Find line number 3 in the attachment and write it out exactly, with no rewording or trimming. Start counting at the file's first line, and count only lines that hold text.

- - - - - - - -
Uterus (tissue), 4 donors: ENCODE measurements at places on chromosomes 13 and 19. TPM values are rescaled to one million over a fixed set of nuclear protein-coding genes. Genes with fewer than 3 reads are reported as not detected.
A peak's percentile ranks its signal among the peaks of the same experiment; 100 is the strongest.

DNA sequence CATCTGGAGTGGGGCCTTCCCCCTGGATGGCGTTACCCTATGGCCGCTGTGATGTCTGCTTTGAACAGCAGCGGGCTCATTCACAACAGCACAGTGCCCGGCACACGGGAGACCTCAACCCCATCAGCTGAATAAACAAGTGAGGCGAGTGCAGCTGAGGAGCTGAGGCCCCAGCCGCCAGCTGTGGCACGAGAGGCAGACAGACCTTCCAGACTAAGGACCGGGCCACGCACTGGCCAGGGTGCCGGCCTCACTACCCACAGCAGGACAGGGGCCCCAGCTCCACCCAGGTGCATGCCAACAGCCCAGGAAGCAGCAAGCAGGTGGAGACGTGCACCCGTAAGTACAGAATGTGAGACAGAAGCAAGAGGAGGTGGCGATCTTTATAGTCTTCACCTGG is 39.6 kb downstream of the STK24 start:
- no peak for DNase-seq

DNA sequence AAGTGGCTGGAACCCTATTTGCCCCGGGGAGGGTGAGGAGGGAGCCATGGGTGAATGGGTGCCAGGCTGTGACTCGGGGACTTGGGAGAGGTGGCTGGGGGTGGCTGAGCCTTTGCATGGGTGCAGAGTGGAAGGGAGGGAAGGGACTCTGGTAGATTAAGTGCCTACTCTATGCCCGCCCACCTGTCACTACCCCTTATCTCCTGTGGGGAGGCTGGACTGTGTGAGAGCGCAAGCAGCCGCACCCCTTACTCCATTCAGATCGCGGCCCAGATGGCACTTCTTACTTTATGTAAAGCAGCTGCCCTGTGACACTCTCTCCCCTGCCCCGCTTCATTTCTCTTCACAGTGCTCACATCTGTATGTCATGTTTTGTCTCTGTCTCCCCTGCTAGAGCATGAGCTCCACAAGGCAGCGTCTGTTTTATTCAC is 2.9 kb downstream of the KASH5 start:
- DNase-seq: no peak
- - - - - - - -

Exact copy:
DNA sequence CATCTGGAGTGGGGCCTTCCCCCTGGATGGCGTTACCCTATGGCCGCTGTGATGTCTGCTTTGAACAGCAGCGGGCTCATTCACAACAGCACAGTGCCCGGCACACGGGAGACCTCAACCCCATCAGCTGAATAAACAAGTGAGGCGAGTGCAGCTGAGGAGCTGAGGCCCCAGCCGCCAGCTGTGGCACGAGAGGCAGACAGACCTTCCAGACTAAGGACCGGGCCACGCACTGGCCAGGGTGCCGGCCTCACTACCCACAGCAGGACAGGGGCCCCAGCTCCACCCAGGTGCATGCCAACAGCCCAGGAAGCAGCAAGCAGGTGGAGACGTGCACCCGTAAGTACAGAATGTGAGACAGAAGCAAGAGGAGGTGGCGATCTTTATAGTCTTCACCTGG is 39.6 kb downstream of the STK24 start: